Sol Stern, one of Ramparts
magazine's key staff writers, just published a piece
in City Journal
on the magazine and its legacy. Sol either wrote or contributed to some of Ramparts
' most important articles, including two on the CIA's involvement with Michigan State University and the National Student Association (NSA). He also wrote the first big piece on the Black Panthers for the New York Times Magazine
. In short, his perspective on Ramparts
and its achievement is a very valuable one.
In this new article, Sol argues that Ramparts
' legacy "was not a positive one for the country." He recalls Warren Hinckle's improvidence and appetite for conspiracy theories, and he regrets his own role in creating "the myth of the Black Panthers as righteous rebels fighting off brutal police oppression." Sol also laments the turn the magazine took after David Horowitz and Peter Collier took over. For him, Exhibit A is the May 1970 cover, which showed the Isla Vista branch of the Bank of America in flames, the culmination of student protests at UC Santa Barbara. The caption declared that the incineration of the bank "may have done more for the environment than all the teach-ins put together."
Sol makes a number of other points, but you get the idea. He also maintains that whatever good the magazine did was for the wrong reasons. After questioning the claim in my subtitle--that Ramparts
magazine changed America--Sol concedes the point but characterizes that change as "baleful."
Sol's article suggests that my book is unclear about the nature of that change, but I spell it out clearly in the final chapter. Ramparts
magazine changed America by reviving the muckraking tradition, by triggering the first attempts to rein in the CIA, and by promoting the civil rights, anti-war, and Black Power movements.
I agree with Sol (and Bob Scheer) that the left's contempt for Cold War liberals was, on balance, counterproductive. Many Ramparts
folks I interviewed were ambivalent at best about the Panthers, and most agreed that the Ho-Coll years, when the Bank of America cover appeared, were not the magazine's heyday. But even if we grant Sol's misgivings about the magazine's specific contributions and motives, I think the scale still tilts toward a positive effect on the nation's media, governance, and society.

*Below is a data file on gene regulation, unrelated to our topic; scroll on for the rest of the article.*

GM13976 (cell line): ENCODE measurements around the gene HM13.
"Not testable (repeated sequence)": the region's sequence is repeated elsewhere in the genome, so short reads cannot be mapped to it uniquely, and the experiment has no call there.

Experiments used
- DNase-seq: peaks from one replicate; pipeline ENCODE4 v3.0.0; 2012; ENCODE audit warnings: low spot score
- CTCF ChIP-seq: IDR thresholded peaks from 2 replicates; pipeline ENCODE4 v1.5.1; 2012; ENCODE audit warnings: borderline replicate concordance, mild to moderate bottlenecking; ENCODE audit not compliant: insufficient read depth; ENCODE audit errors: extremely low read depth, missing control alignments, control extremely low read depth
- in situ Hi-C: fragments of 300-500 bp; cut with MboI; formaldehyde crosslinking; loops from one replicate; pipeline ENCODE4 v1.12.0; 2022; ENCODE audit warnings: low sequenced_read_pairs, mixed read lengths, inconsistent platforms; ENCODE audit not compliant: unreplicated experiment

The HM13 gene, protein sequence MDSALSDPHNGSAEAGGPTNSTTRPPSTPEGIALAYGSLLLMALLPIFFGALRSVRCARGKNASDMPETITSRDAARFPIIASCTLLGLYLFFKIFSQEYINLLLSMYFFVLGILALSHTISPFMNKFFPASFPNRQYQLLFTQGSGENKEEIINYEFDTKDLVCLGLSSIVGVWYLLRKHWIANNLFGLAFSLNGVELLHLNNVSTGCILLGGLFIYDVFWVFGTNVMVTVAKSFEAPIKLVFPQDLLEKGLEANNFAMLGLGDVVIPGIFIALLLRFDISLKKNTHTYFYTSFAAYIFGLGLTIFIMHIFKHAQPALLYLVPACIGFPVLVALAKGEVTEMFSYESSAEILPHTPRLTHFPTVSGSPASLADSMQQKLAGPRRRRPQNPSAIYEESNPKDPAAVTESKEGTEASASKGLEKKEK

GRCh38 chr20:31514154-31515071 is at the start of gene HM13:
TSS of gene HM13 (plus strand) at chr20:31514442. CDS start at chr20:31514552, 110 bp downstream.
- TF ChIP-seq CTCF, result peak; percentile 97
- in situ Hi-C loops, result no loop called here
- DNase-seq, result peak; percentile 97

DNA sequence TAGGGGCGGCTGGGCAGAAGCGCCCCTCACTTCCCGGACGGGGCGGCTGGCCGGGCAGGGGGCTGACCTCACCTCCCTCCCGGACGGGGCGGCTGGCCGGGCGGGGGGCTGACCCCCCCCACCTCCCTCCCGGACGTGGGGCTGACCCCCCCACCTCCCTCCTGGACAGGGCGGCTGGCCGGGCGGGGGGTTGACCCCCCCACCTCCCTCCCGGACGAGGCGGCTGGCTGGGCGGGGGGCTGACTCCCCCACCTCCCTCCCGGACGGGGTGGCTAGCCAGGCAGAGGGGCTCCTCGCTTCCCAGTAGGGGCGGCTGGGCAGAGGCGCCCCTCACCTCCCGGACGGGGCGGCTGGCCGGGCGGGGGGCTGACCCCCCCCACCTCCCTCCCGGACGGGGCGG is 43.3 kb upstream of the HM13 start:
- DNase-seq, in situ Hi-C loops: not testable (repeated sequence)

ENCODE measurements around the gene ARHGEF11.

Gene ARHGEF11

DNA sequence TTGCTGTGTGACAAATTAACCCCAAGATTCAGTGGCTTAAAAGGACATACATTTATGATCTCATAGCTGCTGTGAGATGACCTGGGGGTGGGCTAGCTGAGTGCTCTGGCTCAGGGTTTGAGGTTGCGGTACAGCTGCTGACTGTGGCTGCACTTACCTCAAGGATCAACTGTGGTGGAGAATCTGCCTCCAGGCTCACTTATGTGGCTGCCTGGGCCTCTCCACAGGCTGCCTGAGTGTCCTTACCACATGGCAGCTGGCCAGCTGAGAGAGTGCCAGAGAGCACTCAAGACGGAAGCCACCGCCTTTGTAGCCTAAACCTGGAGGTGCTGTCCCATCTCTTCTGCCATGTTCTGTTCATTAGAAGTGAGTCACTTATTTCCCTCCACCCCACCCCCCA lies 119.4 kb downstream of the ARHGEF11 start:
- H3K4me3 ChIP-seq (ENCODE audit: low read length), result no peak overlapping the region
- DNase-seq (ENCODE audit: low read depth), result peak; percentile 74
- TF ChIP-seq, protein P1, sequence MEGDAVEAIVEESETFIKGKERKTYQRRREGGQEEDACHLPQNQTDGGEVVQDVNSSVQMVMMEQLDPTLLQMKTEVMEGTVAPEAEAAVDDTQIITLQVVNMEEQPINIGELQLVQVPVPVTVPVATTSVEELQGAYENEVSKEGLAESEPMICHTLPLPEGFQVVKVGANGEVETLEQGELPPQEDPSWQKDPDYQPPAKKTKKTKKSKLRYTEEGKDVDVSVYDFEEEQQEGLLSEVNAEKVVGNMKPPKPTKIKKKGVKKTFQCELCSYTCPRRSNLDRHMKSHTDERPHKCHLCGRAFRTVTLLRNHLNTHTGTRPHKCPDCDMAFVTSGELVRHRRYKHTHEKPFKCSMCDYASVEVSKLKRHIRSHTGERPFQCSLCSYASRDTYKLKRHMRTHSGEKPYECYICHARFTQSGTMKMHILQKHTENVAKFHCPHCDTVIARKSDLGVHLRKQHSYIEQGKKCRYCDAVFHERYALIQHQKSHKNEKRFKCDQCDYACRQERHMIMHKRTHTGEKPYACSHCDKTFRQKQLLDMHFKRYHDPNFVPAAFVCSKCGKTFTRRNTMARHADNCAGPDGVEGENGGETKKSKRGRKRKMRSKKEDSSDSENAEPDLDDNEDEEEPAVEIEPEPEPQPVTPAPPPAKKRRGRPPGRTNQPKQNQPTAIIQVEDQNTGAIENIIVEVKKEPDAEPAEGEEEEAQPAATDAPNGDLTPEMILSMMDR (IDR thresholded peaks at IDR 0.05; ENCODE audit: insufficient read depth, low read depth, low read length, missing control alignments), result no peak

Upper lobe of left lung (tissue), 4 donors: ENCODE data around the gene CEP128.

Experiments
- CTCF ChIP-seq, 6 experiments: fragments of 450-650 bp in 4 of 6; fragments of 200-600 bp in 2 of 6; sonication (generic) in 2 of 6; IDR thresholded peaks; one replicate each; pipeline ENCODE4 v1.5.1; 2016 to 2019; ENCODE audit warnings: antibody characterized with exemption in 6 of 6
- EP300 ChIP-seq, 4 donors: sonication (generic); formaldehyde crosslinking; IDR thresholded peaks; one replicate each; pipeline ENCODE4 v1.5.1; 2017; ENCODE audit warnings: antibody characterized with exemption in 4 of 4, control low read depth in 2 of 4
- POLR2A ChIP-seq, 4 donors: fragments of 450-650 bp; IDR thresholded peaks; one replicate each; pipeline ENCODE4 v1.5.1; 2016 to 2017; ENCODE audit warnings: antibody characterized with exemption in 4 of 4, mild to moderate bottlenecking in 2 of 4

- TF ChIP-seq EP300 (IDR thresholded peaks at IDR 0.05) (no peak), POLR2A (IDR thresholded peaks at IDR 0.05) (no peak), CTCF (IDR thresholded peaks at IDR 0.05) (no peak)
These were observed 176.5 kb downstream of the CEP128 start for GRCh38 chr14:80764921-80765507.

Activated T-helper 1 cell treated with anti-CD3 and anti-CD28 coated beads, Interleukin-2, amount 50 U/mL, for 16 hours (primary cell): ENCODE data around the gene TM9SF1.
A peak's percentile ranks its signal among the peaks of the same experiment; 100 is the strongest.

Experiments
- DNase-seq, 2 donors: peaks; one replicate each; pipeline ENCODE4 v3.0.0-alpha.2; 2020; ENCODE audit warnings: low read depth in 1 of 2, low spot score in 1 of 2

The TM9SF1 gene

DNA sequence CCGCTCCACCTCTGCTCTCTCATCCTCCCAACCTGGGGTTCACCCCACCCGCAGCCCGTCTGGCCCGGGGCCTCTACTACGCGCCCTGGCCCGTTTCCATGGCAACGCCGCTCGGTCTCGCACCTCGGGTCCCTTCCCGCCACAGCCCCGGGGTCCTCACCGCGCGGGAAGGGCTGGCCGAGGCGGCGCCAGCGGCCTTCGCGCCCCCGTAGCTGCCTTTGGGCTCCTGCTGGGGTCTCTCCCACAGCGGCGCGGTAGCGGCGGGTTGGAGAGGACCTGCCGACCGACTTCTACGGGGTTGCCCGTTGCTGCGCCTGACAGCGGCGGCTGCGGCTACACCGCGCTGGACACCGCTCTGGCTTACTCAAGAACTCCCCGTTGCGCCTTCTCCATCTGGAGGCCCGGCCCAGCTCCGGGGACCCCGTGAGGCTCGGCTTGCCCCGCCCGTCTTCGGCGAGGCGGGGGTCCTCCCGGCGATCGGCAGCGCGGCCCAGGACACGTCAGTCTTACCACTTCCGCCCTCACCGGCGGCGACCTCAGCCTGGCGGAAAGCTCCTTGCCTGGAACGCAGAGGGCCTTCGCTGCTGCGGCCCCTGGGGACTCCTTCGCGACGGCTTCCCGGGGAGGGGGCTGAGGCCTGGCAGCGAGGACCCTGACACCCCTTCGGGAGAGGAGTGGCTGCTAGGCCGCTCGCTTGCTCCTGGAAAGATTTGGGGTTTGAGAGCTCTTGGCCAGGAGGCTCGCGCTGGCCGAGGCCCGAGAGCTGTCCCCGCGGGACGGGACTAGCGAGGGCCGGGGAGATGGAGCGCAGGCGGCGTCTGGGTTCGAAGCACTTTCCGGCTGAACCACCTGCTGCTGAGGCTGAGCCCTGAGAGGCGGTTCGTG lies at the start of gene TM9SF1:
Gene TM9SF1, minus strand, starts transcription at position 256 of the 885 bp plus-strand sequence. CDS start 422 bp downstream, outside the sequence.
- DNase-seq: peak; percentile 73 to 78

Consider, for example, the case of Dr. Martin Luther King. While Ronald Reagan was receiving standing ovations for his opposition to fair housing legislation, Ramparts
was a staunch ally of Dr. King. When King decided to oppose the war after reading "The Children of Vietnam" in Ramparts
, he submitted the text of his famous Riverside Church speech to the magazine, which ran it the next month. Predictably, the mainstream media criticized King for coming out against the war, which even LBJ knew was unwinnable. As Ramparts
staffer Bill Turner asked me rhetorically, "When you look back on it, where else would those articles appear? The Saturday Evening Post
Consider, too, the case of the CIA. When Ramparts
exposed the agency's links to Michigan State University and the NSA, readers were shocked, but that indicates how little Americans knew about the agency's more nefarious activities. The CIA responded by launching an illicit investigation of the magazine and then widening that investigation to include other publications. When Sy Hersh exposed that surveillance in the New York Times
, Congress set up its first oversight committees. We soon learned about a wide range of CIA and FBI mischief, including COINTELPRO (to investigate Dr. King and others) and the CIA's recruitment of American mobsters to whack Castro.
i would argue that Ramparts
was on the right side of history in both cases. Or would we rather live in a country where the government illegally spies on its civic leaders and journalists, allows landlords to rent only to whites, and decimates countries like Vietnam when that serves some geopolitical purpose?
If those questions hit a little too close to home, maybe that's because they aren't merely academic.
This has become a long post, so I'll leave it here for now. But I encourage you to read Sol's piece and see what you think.
Labels: Ramparts magazine